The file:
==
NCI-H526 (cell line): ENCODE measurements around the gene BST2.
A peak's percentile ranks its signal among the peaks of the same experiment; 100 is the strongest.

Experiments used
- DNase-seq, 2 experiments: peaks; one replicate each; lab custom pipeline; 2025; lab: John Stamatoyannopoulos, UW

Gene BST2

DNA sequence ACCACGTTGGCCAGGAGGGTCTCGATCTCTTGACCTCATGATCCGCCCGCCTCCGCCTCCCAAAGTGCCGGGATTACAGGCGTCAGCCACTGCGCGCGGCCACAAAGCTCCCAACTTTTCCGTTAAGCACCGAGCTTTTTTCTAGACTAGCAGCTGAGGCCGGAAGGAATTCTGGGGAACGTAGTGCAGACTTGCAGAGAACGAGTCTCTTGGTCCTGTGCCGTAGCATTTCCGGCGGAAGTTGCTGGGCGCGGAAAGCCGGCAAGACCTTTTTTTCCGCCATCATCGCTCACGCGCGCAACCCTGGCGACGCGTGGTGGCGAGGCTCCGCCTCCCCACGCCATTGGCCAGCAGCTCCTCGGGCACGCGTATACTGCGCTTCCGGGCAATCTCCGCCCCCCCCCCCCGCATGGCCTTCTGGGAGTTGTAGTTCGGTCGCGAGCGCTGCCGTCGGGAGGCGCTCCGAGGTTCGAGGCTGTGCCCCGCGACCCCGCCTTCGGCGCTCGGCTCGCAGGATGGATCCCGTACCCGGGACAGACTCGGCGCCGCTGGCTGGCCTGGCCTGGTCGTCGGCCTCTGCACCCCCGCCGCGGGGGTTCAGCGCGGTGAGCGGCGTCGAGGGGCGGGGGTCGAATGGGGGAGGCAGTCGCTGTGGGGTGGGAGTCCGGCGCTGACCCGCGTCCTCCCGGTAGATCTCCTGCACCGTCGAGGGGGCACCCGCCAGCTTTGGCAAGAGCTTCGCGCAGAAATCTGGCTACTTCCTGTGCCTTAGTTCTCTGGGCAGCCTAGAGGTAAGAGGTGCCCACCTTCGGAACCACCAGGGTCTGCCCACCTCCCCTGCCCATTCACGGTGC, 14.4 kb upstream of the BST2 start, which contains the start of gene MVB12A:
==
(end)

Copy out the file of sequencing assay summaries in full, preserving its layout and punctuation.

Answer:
NCI-H526 (cell line): ENCODE measurements around the gene BST2.
A peak's percentile ranks its signal among the peaks of the same experiment; 100 is the strongest.

Experiments used
- DNase-seq, 2 experiments: peaks; one replicate each; lab custom pipeline; 2025; lab: John Stamatoyannopoulos, UW

Gene BST2

DNA sequence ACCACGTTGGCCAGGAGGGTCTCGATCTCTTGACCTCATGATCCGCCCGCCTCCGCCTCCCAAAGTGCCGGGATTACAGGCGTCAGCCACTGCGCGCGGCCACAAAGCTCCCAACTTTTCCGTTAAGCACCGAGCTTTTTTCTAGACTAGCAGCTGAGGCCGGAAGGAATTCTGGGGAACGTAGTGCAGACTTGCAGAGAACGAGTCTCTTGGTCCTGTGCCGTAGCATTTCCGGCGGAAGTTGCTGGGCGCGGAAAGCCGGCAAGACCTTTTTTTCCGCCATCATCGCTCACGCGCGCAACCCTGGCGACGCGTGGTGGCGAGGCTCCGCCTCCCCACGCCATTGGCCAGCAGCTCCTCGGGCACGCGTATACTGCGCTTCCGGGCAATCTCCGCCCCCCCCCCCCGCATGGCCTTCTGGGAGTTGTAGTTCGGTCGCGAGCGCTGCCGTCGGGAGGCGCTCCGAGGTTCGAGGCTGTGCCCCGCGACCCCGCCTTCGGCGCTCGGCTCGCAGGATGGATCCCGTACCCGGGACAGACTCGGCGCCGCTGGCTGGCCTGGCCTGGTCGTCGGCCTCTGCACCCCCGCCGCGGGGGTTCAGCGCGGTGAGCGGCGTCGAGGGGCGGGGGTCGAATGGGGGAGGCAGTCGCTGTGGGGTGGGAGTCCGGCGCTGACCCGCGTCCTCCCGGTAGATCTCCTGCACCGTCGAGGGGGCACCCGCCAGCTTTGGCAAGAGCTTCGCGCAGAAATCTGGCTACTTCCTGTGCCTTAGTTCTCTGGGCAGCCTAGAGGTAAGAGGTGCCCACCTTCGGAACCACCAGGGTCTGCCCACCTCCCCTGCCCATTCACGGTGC, 14.4 kb upstream of the BST2 start, which contains the start of gene MVB12A: